I found this online today: At the Queen's Command, by Michael A. Stackpole was recently released by Night Shade Books. The cover illustration is mine, done early in the summer.
The idea was to replicate a John Trumbull painting depicting the French and Indian wars. The horses of the English were to be replaced by wingless dragons, and the French were using both Native Americans and zombies. Art Director (and fantastic illustrator ) Dave Palumbo gave me a couple paintings as reference, including this one:
It was daunting to say the least. I knew I would have to tackle as many figures as I could but still do something within the deadline. Plus, there were a certain number of characters I had to include. I did a quick sketch to show Dave my idea and where I was planning to put the characters. The rest of the figures were to be filled in if I had time.
Admittedly, it was a quick sketch. I decided to replace the dead horse with a stone wall and eliminate a few of the riders behind the main character. I tried to imagine myself as an 18th century painter in designing the dragon. I thought that since the horses in the Trumbull painting looked a little thin and unimpressive, I would tone down the dragon a little. I figured an 18th century painter would be working from stories and maybe quick sketches, drawing dragons that looked more like medieval depictions of the creatures. To my surprise, the sketch was approved to go to final on the first round.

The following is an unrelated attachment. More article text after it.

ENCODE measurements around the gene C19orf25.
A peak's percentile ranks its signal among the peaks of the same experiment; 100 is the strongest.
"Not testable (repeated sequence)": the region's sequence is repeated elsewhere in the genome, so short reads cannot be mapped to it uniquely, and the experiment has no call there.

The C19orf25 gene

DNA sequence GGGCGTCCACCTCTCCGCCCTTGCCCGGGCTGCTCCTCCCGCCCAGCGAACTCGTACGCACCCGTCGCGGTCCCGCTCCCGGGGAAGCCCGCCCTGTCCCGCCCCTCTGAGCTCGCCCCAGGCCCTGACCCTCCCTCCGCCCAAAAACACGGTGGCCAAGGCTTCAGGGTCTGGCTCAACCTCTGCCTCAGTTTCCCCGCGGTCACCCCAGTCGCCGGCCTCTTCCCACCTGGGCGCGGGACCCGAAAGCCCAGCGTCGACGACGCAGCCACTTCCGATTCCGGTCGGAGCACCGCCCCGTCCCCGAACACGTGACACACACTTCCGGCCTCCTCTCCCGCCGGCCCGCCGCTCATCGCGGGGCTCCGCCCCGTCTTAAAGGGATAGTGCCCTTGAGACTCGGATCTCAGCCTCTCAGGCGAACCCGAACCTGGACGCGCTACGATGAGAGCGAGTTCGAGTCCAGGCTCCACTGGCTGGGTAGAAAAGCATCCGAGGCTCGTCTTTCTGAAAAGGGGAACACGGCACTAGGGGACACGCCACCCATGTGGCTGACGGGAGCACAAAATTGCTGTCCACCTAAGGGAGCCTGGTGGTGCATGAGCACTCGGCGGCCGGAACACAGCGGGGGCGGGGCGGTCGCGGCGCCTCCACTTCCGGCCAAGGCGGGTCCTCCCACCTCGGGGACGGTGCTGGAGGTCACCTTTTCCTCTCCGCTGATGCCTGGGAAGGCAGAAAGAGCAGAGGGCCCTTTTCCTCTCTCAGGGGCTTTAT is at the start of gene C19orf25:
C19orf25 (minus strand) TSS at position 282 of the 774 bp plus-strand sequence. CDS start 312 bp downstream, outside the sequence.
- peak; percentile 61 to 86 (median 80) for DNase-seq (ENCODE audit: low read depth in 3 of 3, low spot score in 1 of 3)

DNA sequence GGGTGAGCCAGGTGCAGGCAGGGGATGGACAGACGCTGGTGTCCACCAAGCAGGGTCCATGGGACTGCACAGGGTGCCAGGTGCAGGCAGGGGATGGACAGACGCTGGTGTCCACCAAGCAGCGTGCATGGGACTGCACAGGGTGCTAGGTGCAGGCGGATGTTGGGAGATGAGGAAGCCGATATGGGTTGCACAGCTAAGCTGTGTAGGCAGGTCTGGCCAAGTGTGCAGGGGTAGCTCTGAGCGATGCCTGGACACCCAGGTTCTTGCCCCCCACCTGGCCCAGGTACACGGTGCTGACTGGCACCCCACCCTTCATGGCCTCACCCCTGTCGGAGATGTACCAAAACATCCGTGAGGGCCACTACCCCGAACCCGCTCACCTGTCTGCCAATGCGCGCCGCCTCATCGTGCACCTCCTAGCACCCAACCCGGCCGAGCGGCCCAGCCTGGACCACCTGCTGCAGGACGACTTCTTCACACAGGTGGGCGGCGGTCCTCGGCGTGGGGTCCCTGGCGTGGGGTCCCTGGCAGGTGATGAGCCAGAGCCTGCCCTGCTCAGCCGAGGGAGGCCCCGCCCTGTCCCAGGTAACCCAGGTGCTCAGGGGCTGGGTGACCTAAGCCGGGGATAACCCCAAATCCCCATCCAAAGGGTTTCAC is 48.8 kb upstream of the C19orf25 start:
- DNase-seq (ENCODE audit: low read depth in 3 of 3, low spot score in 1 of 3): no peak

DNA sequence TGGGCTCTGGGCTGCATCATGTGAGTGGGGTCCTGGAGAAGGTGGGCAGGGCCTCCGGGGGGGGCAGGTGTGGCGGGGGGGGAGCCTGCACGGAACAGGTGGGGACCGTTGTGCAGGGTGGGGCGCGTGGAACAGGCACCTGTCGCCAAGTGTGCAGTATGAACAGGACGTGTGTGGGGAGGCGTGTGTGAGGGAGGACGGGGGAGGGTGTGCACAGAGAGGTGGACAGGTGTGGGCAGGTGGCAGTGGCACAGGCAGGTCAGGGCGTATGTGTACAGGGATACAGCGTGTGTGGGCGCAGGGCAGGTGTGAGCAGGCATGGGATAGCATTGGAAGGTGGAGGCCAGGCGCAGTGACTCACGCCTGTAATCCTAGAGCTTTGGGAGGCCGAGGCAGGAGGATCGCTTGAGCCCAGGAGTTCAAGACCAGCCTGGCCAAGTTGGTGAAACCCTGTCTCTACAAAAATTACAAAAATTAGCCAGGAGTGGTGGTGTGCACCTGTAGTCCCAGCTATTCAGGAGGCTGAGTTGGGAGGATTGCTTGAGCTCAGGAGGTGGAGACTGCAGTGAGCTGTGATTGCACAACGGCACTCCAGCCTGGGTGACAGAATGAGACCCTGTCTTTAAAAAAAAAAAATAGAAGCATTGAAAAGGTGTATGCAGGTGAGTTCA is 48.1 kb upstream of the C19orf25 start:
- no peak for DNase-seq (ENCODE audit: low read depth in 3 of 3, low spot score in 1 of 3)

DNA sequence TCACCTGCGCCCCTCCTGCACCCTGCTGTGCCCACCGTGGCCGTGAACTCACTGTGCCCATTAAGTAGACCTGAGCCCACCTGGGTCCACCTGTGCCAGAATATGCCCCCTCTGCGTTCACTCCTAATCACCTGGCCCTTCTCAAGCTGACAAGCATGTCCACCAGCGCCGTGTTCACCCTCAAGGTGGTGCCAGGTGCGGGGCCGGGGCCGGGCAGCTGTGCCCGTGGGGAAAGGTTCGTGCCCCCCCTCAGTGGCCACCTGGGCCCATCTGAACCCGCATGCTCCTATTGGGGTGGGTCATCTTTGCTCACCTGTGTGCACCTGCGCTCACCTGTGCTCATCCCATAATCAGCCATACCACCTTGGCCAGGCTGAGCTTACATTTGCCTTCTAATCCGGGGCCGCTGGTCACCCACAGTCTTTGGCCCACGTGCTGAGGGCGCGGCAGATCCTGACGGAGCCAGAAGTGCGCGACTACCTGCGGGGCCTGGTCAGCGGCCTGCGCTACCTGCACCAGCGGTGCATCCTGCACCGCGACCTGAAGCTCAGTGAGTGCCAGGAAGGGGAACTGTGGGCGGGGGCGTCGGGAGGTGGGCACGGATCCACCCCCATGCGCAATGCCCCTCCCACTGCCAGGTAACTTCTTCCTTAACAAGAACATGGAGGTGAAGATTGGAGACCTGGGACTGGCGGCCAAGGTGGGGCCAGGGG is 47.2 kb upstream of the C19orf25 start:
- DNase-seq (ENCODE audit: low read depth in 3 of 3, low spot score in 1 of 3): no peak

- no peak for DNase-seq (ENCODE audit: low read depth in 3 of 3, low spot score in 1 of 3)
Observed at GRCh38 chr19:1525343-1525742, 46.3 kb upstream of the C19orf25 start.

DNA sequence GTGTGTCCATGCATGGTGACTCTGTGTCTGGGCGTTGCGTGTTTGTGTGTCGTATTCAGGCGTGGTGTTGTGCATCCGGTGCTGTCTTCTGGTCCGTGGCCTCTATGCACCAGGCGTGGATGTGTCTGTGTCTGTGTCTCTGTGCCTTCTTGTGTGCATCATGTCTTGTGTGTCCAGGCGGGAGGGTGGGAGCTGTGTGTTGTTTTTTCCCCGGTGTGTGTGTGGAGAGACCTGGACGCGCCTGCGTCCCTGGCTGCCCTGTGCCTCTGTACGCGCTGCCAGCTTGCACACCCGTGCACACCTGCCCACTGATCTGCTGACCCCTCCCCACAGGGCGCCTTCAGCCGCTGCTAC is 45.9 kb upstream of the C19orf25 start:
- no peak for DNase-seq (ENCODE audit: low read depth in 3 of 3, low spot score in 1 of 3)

I got to work, and two weeks later, I sent the final to Dave.
But he had some concerns. To a certain extent, I had misunderstood the concept and look they were going for. They wanted a more fierce looking dragon, since it was to be the focal point of the cover. Also, I gave them a color intensity that might have existed in a new John Trumbull painting and they wanted a more "aged" appearance. This was Friday evening. I was leaving for a trip to Utah early the following week.
I raced back to the studio and got some paints and a piece of illustration board. I took the original sketch and transferred the dragon sketch to the new surface. I drew a more, in Dave's words, "bad-ass" dragon over the previous design and started painting, using the same color palette as the painting.
The following morning, I went back to the studio and photographed the new dragon head. In Photoshop, I took the new dragon and pasted it into the original painting. I had to use a few color matching techniques, but it worked pretty well. Finally, I used a few color layers and adjusted the levels to get it more yellowed and darkened. The result is what you see on the final product:
I hate using the computer. I really do. But in this case, it definitely made the piece better. More exciting, more moody. So kudos to Dave Palumbo. I just need to make sure I understand the goals of the project a little better right from the start, so I don't need to scramble at the end.
Click any of the images above for a better view. Here's a detail: